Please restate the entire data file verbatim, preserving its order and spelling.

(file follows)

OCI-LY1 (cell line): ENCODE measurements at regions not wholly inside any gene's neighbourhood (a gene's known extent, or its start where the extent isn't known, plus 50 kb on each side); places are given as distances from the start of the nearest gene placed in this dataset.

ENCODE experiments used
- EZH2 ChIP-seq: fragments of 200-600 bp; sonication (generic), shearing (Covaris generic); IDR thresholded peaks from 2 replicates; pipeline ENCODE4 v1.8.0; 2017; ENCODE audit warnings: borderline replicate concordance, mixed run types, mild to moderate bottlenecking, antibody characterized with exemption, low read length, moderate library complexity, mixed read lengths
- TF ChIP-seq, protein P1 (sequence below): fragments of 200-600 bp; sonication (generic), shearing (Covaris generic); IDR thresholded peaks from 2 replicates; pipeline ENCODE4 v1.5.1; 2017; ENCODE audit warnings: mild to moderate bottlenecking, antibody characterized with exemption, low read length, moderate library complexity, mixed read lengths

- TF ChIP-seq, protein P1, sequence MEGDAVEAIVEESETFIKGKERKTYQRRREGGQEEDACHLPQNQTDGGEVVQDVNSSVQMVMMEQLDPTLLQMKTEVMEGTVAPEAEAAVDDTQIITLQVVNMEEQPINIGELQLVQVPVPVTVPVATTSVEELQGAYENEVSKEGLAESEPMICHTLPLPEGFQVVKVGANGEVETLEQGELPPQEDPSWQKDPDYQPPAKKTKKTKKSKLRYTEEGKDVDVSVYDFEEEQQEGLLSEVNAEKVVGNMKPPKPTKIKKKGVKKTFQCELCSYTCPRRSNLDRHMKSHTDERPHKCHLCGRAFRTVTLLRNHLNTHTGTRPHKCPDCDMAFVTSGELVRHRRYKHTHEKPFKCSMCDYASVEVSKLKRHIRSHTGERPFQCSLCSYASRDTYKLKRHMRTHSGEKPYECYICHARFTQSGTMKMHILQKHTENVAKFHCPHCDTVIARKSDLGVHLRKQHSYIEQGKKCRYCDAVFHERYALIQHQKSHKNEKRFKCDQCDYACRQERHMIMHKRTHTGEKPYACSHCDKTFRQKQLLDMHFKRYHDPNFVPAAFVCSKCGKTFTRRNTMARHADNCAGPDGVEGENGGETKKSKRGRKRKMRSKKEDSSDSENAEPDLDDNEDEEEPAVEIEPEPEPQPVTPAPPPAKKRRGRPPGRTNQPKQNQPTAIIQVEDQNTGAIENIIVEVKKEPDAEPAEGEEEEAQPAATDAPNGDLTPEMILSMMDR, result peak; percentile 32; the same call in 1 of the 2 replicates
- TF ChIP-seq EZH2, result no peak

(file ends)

OCI-LY1 (cell line): ENCODE measurements at regions not wholly inside any gene's neighbourhood (a gene's known extent, or its start where the extent isn't known, plus 50 kb on each side); places are given as distances from the start of the nearest gene placed in this dataset.

ENCODE experiments used
- EZH2 ChIP-seq: fragments of 200-600 bp; sonication (generic), shearing (Covaris generic); IDR thresholded peaks from 2 replicates; pipeline ENCODE4 v1.8.0; 2017; ENCODE audit warnings: borderline replicate concordance, mixed run types, mild to moderate bottlenecking, antibody characterized with exemption, low read length, moderate library complexity, mixed read lengths
- TF ChIP-seq, protein P1 (sequence below): fragments of 200-600 bp; sonication (generic), shearing (Covaris generic); IDR thresholded peaks from 2 replicates; pipeline ENCODE4 v1.5.1; 2017; ENCODE audit warnings: mild to moderate bottlenecking, antibody characterized with exemption, low read length, moderate library complexity, mixed read lengths

- TF ChIP-seq, protein P1, sequence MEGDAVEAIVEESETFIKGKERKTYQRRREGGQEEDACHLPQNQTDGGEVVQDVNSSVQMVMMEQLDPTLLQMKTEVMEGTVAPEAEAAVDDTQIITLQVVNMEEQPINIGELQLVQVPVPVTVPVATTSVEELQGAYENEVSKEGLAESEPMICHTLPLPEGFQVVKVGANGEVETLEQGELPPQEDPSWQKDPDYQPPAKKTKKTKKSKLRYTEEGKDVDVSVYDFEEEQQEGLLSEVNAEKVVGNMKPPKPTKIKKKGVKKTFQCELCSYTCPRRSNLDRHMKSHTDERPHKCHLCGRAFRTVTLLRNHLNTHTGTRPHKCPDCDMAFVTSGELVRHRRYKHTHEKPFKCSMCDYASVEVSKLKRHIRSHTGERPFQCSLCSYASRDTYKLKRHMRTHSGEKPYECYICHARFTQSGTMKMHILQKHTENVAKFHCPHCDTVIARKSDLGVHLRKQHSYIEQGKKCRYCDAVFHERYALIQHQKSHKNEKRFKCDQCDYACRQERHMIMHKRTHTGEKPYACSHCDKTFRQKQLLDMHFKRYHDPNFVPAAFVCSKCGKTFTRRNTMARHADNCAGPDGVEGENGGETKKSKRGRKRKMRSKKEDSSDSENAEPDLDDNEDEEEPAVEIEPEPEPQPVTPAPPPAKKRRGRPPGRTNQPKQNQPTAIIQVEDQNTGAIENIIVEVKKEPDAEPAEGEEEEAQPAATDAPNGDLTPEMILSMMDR, result peak; percentile 32; the same call in 1 of the 2 replicates
- TF ChIP-seq EZH2, result no peak